The very brave Billie Eilish shared an all too familiar story on the Howard Stern show when she admitted to watching porn at age 11.
Being a young kid is an exciting time. Awkward, but exciting. Our hormones are raging, we’re discovering ourselves and our sense of individuality, we’re given more freedom and choice as we begin to navigate the world outside the direct supervision of our parents. Our feelings are big and bold and brash. They’re also unpredictable and fluctuating.
The last thing I wanted to do as a teenager was to think or talk critically about porn. One ten-minute discussion during my freshman year health class had felt like more than enough. Like most of my peers, I thought I had it all sorted out on my own. Now, six years later, those same conversations I squirmed at are the ones I can’t help but start.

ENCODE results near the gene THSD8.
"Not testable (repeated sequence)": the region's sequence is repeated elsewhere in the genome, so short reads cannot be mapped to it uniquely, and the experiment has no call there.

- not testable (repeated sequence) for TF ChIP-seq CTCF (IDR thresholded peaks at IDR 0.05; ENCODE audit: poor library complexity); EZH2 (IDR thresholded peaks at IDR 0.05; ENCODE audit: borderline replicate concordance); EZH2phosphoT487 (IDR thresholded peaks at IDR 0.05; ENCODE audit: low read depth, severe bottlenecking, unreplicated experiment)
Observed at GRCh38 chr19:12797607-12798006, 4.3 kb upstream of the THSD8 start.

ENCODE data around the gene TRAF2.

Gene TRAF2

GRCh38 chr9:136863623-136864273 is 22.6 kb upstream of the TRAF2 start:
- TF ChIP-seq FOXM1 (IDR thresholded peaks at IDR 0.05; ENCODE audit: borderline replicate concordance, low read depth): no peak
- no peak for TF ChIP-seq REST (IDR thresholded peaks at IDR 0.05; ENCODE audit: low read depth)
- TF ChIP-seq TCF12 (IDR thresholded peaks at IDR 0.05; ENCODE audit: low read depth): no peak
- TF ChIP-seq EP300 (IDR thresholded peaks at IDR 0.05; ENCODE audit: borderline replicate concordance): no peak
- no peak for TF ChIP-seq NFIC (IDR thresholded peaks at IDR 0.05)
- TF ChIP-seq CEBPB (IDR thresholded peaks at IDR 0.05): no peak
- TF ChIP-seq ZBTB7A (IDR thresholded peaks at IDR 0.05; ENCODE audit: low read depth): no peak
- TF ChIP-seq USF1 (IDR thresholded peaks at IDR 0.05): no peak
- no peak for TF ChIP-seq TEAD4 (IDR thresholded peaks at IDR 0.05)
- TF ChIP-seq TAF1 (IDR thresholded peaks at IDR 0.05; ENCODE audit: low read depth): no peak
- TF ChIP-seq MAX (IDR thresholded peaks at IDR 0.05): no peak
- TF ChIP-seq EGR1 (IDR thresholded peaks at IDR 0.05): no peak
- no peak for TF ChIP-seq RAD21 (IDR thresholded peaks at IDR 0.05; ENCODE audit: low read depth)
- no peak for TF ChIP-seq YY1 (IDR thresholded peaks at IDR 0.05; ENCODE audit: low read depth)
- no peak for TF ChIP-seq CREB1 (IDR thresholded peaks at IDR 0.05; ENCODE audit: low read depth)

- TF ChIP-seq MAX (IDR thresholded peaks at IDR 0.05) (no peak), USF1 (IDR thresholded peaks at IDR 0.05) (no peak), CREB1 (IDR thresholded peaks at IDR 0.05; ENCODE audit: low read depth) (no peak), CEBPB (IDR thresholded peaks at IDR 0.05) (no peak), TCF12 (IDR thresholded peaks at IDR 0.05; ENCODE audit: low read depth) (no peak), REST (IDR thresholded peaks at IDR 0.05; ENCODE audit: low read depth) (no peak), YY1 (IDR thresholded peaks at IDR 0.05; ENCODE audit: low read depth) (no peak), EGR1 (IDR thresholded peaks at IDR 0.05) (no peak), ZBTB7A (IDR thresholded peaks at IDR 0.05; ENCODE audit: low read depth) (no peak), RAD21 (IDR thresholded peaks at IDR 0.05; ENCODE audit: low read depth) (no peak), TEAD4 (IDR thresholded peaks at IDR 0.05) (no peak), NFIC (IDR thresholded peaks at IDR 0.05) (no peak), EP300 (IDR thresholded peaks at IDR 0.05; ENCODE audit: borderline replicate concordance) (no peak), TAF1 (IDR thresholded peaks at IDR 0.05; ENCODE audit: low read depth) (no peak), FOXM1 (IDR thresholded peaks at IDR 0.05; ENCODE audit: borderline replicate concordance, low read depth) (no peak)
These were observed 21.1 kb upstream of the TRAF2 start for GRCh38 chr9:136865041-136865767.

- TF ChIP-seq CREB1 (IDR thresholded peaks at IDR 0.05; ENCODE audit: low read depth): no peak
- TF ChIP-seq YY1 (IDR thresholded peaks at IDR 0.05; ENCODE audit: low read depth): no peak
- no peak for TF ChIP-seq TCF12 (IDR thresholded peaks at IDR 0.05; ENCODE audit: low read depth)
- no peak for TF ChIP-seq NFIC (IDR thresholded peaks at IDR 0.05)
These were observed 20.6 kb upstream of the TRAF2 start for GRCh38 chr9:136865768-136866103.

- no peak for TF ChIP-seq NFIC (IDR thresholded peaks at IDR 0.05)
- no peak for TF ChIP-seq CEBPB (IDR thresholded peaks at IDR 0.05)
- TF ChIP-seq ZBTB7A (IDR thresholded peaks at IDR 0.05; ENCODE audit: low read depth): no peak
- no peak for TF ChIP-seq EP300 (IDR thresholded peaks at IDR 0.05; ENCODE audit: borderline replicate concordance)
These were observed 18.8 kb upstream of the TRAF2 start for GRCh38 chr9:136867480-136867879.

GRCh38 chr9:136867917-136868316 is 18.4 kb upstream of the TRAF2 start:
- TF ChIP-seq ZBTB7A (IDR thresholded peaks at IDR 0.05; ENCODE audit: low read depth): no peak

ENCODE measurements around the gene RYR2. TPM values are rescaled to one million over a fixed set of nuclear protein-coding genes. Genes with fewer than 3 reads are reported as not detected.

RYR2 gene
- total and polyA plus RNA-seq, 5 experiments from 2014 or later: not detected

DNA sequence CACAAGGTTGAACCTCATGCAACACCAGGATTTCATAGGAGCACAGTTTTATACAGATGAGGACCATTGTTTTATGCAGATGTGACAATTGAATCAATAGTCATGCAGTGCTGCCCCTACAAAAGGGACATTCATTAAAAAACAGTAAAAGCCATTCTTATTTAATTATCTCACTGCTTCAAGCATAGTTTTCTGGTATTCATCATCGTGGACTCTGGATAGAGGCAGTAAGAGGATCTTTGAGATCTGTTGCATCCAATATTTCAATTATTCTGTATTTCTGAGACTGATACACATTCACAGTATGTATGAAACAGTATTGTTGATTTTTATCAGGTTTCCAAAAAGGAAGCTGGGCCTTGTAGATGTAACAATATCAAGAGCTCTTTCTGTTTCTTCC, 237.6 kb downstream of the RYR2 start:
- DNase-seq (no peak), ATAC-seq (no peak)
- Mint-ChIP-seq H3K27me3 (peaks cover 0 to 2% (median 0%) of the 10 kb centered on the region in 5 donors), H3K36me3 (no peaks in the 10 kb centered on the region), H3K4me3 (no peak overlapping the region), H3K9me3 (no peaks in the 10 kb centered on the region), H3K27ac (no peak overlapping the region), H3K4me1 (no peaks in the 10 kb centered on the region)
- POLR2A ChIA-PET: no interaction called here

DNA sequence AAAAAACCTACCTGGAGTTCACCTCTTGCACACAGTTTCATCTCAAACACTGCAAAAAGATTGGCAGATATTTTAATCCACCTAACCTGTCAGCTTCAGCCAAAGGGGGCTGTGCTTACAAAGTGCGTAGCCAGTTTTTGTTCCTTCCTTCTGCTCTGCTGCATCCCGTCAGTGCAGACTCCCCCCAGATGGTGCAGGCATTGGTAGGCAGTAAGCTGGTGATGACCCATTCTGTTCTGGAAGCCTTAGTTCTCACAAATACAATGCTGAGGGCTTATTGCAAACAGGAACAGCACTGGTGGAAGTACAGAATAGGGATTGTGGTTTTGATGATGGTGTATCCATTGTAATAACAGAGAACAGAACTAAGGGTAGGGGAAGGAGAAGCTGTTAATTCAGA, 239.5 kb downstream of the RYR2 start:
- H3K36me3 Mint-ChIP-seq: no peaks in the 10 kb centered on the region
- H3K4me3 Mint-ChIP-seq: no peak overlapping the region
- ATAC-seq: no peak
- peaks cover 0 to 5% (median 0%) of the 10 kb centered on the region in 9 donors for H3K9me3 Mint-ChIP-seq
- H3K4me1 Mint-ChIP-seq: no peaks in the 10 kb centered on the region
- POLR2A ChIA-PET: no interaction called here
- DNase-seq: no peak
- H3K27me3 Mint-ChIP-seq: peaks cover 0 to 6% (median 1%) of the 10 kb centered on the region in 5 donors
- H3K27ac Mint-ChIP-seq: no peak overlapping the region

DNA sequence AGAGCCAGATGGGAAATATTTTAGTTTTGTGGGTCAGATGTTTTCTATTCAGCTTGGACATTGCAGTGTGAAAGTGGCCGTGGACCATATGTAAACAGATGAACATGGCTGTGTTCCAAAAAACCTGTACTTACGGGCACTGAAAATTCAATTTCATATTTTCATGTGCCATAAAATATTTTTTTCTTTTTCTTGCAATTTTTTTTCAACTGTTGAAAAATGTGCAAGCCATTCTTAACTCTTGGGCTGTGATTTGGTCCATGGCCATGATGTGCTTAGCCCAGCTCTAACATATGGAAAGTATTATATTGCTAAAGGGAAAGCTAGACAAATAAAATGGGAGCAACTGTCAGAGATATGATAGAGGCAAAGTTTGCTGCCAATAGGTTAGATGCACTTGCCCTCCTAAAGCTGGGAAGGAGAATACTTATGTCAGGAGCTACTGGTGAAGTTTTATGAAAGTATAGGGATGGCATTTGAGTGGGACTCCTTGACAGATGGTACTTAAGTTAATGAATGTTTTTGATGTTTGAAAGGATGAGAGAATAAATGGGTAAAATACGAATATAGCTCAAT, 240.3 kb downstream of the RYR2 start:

Is this you? “I really want to talk to my kids about this, but there never seems to be a good time.” Or, “I keep realizing that it’s time to talk to my kid, but other things get in the way.” Or, “It’s very important to me, but we just haven’t found the time.”
By the time our kids are teens, they’ve learned what sex is and they’ve absorbed the myth that everyone is having sex, and having great sex, too.
Our technology is powerful! Like money, technology magnifies impact.
Having more or less money doesn’t make a person better or worse, but it does change their ability to affect others. A rich do-gooder can do a lot of good. A rich ne’er-do-well can be very destructive. Technology works like this, too.
What matters is the message. If I carefully craft my message, and it’s useful for you, I can have a big and positive impact. So can anyone.